The House Health & Welfare Committee has approved HB 268, the bill to ban kids under age 16 from using tanning beds at commercial salons and to require parental consent for 16- and 17-year olds; the bill now moves to the House with a recommendation that it “do pass.” Rep. John Vander Woude, R-Nampa, proposed a substitute motion to hold the bill in committee, saying, “We need to have more parental responsibility, instead of having to apply civil penalties.” But his motion got only got three votes.
Dr. Steven Mings, a Boise dermatologist, detailed the scientific research that shows a link between tanning beds and skin cancer; he said more than 100 studies show the link, though a few outliers don’t. The risk increases with exposure at a young age, he said. Several melanoma survivors who had been big tanning-bed users shared their stories, their voices fraught with emotion.
“Tanning is addictive – I became addicted,” said Lisa Winters of Boise. “I couldn’t see myself as dark as others saw me. …. I continually chased that next shade darker,” and even bought tanning memberships for her teenage daughters. “I was one of those people who became convinced the dermatology profession was exaggerating the facts, because I was the expert. … Today I’m more educated and much wiser. All I have to do is look at the large scar on my leg.” She added, “I am one of the lucky ones – I am alive today. I did not get melanoma from the sun, I got it from the tanning beds.”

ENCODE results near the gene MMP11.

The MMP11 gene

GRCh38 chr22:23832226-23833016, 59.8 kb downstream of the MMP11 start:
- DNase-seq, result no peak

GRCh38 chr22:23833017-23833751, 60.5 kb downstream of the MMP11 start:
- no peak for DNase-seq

Tracie Cunningham, executive director of the Nebraska-based American Suntanning Association, told the committee that she can’t believe indoor tanning causes cancer, because if it did, “we’d be out of business.” She said, “Common sense tells me that there’s not a direct relationship.”
Salon owners spoke out against the bill, including Sharee Skinner, owner of Southern Exposure Tanning Center in Nampa, who said, “In my mind, this bill ranks moderate sunbed usage right there with tobacco use and alcohol use, which I just think is abhorrent. Those things have absolutely no redeeming qualities. They are of no benefit to our bodies.”
Several committee members, including Rep. Christy Perry, R-Nampa, said licensing and regulating tanning salons might be a better solution than regulating tanning bed use. Rep. John Rusche, D-Lewiston, said, “Seriously, this legislation will save lives.”